To transform Problem (11) into a convex MIP problem, we use a piece-wise linear approximation of the constraint based on binary variables, see the Supp. Mat. and [12]. To keep the number of binary variables small, we use an efficient Gray encoding for the piece-wise linear approximation, cf. [50], so that the number of binary variables is logarithmic in the number of discretisation bins . The main idea here is to utilise a more efficient representation that requires fewer binary variables and thus admits a more efficient optimisation. In particular, this results in binary variables, in contrast to binary variables for a naive linear encoding. In Fig. 4 we compare our used logarithmic encoding with a linear one, where it can be seen that the logarithmic one requires less computation time, and that the determinant of the resulting matrix is already very close to for .

Figure 4: Runtime, relative speed-up w.r.t. linear, and determinants of for linear and logarithmic encodings of the discretisation.

Figure 5: Correspondences obtained from our method for several shape matching instances from the TOSCA dataset [9]. Correspondences between in the top row and in the bottom row are indicated by dots with corresponding colours.

Figure 6: Each plot summarises the percentage of correct matchings for different TOSCA shape classes. The horizontal axis shows the geodesic error threshold, and the vertical axis shows the percentage of matches that are smaller than or equal to this error.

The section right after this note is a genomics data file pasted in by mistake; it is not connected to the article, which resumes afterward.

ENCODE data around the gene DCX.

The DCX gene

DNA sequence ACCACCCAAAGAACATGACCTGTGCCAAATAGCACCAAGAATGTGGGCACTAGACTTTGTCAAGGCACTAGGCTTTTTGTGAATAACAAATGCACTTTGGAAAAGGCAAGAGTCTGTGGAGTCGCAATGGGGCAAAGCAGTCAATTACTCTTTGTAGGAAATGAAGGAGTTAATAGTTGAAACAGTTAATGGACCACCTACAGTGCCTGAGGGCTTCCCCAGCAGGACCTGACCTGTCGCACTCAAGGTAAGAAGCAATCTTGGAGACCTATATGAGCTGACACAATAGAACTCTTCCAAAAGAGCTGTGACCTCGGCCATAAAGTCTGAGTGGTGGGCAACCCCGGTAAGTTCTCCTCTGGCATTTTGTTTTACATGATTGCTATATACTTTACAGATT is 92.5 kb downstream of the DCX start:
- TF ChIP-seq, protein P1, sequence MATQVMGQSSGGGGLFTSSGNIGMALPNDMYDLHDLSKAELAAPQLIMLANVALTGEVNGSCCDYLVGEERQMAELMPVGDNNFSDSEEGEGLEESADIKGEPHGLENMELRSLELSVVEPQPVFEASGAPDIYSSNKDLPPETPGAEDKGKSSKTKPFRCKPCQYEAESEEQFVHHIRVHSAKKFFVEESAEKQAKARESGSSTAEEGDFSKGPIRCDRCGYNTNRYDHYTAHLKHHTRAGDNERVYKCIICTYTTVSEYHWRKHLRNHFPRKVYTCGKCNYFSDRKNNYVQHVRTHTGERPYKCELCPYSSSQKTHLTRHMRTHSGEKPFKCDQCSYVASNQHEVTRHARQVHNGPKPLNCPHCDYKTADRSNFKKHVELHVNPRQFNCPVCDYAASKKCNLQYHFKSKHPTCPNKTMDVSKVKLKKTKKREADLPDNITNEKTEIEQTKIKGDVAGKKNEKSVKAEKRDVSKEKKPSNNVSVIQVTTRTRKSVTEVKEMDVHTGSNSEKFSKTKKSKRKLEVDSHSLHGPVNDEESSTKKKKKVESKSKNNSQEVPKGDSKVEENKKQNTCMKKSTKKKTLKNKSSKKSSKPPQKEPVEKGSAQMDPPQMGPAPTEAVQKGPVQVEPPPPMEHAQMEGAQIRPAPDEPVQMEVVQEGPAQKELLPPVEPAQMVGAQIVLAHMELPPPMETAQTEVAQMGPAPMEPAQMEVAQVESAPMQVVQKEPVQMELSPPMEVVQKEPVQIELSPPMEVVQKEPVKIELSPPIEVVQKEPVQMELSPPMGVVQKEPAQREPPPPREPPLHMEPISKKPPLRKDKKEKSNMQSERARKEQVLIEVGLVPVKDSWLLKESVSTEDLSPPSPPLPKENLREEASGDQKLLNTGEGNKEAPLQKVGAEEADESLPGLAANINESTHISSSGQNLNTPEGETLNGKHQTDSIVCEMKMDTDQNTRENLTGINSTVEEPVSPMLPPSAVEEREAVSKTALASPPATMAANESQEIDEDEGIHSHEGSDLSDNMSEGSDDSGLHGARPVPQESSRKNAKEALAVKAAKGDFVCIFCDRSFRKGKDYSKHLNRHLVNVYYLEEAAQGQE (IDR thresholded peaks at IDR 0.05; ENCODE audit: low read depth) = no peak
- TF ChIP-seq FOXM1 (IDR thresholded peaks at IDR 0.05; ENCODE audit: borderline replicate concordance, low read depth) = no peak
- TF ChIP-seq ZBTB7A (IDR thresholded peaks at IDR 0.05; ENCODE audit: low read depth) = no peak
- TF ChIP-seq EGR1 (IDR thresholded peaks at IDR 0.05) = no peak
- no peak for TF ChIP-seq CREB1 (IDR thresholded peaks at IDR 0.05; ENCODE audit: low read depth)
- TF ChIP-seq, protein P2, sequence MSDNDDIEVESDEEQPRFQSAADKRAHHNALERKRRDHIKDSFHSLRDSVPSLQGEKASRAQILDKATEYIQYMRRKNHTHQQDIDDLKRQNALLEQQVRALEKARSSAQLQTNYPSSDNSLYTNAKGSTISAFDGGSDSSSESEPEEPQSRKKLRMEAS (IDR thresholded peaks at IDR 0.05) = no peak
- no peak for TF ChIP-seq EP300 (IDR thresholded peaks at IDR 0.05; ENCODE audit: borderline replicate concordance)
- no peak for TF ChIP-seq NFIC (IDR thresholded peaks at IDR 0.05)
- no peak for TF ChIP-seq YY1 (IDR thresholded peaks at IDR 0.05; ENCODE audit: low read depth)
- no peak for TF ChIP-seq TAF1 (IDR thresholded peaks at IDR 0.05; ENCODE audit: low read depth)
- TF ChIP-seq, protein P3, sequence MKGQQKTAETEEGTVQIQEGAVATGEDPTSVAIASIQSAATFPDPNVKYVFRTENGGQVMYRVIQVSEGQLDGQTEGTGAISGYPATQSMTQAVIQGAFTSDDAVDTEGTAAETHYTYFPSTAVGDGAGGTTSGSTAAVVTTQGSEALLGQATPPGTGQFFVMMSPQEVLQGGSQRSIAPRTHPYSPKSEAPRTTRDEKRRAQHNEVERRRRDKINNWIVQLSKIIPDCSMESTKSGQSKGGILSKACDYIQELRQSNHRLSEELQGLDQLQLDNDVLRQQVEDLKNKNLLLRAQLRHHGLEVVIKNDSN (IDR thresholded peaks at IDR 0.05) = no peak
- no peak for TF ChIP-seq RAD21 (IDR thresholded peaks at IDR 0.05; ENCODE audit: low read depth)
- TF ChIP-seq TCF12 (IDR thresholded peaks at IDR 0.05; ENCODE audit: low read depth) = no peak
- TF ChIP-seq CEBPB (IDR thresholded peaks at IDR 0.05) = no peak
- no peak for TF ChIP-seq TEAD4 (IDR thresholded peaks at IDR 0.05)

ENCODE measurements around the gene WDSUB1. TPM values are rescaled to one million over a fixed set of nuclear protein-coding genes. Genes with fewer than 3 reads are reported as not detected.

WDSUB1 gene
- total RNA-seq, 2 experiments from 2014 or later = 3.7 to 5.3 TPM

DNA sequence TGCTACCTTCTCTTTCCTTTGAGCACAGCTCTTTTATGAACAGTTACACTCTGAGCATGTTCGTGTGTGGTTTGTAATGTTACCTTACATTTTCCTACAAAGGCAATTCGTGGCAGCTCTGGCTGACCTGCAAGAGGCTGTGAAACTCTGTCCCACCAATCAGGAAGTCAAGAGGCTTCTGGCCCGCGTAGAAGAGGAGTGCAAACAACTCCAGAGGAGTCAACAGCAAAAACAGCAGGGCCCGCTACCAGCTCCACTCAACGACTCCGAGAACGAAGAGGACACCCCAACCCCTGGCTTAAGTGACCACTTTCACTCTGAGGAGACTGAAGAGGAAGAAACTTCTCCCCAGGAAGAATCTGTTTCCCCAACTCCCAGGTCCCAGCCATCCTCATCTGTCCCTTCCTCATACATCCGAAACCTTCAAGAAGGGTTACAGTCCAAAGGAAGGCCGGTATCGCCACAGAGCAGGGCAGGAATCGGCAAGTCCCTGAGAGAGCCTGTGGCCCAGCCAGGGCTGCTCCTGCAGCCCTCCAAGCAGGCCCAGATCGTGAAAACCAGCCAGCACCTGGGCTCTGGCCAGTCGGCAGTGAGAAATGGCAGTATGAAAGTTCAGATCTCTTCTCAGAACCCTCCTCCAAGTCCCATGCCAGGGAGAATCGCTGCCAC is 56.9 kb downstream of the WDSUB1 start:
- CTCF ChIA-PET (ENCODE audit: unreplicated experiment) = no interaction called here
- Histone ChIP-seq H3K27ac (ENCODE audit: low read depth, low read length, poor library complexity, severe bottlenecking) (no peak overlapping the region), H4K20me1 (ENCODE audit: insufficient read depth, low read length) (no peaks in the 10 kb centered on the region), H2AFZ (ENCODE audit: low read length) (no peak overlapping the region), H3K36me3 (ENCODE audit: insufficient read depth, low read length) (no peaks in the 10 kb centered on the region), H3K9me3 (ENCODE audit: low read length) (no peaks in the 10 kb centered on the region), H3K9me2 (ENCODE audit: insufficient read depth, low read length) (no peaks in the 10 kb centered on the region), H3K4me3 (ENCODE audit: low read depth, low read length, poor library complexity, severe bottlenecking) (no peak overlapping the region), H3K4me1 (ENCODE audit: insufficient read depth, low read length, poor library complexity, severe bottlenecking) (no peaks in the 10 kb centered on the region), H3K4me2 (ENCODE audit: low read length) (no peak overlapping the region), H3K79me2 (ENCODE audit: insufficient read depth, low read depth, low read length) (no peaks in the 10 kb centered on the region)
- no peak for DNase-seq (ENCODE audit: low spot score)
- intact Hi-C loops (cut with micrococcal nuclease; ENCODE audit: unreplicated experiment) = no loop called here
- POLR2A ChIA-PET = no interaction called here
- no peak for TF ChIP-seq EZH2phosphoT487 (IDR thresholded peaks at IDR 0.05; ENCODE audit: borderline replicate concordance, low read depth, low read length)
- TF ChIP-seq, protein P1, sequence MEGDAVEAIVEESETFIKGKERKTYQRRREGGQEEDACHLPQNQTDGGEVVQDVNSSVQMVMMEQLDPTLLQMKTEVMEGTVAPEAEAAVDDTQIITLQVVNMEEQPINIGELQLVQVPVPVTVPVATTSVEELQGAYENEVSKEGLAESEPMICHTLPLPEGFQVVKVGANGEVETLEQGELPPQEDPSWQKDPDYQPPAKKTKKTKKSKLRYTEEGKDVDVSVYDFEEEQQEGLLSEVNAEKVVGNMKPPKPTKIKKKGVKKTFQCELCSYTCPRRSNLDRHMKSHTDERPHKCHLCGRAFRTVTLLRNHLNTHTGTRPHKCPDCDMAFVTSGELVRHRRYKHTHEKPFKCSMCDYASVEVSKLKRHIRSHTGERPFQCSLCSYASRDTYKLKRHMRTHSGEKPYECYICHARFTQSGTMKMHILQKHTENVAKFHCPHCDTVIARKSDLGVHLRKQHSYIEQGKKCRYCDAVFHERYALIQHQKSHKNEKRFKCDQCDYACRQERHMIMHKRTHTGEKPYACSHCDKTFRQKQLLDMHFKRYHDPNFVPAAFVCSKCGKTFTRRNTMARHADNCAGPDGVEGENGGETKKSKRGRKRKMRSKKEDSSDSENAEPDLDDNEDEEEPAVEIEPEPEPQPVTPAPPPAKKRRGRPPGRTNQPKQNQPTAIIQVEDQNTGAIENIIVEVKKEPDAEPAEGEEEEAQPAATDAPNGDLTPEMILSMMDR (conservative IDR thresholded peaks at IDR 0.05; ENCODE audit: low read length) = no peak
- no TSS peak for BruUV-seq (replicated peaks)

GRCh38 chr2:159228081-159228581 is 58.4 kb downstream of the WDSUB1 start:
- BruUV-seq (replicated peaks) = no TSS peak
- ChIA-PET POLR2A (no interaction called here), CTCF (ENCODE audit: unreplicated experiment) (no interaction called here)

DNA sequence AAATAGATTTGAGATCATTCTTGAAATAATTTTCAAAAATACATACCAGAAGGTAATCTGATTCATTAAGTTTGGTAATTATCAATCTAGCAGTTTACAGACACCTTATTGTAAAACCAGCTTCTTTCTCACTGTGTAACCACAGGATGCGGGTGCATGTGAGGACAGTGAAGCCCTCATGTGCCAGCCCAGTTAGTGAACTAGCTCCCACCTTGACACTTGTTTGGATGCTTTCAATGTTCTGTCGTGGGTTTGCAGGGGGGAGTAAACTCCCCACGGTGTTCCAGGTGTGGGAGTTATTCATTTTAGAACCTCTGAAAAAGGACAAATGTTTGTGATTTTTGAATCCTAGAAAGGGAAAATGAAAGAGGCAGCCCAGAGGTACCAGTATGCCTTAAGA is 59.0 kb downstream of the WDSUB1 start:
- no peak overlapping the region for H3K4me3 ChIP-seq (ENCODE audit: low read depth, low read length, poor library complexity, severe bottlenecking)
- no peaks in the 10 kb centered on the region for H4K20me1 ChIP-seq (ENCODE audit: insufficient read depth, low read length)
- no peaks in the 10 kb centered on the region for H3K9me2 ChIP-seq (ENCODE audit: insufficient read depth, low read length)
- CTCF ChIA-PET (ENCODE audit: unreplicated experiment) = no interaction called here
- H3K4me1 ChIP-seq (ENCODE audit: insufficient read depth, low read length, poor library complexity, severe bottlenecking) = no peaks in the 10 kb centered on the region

4 Experiments

In this section we present an experimental evaluation of our proposed MINA approach. To this end, we compare it to other sparse correspondence methods, we analyse the gaps to global optimality, we demonstrate that MINA can be used as initialisation for dense shape matching, and we showcase its flexibility on several exemplary settings. We provide additional implementation details in the Supp. Mat..

4.1 Sparse Shape Matching

In this section we compare our method with other approaches that perform a sparse matching between a pair of shapes. In particular, we consider the convex matching method PM-SDP [26] in a rigid setting, the sparse game-theoretic approach by Rodola et al. [37], the coherent point drift (CPD) algorithm [30] (randomly initialised), and the convex relaxation by Chen & Koltun [10]. As such, we cover a wide range of shape matching paradigms, including convex relaxations for rigid (PM-SDP) and non-rigid (Chen & Koltun) shape matching, a local non-rigid method (CPD), and a sparse method that considers a quadratic assignment problem formulation (Rodola et al.). In this set of experiments we use the sparse points from [19] for matching pairs of shapes from the TOSCA dataset [9]. Hence, we directly match control points on to control points on when using our MINA method (i.e.  for ).

In Fig. 5 we show correspondences obtained from our method for various shape matching pairs. In Fig. 6 we show quantitative results, where we summarise the percentage of correct matches (relative to the number of given control points) for each shape class in the TOSCA dataset. It can be seen that our MINA method generally outperforms the other sparse matching approaches. The lower scores for smaller geodesic thresholds arise due to our sparse modelling, since matchings can only be as accurate as the sparse control points allow for. Since the method by Rodola et al. [37] does not match all of the given points, the respective curves do not reach 100%. Moreover, the performance of PM-SDP indicates that a rigid matching setting is too restrictive. Additional results can be found in the Supp. Mat.